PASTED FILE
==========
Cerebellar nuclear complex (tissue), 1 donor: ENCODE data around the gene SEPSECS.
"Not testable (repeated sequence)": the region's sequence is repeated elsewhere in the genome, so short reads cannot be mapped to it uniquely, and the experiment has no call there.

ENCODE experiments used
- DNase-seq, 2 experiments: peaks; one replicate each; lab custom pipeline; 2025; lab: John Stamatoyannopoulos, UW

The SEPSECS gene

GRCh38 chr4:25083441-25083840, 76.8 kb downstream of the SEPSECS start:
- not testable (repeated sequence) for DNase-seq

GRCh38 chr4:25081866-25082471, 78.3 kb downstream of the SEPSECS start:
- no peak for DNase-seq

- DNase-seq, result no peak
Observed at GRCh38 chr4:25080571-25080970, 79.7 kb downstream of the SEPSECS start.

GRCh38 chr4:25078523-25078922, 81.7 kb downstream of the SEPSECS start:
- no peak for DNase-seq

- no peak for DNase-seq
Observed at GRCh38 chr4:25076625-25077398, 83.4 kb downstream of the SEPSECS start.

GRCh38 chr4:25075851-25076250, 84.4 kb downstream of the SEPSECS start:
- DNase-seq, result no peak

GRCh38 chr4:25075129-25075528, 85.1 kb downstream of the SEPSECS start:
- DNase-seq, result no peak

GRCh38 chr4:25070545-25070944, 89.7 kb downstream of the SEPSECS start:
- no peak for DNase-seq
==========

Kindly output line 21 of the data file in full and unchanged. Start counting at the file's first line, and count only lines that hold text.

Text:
- no peak for DNase-seq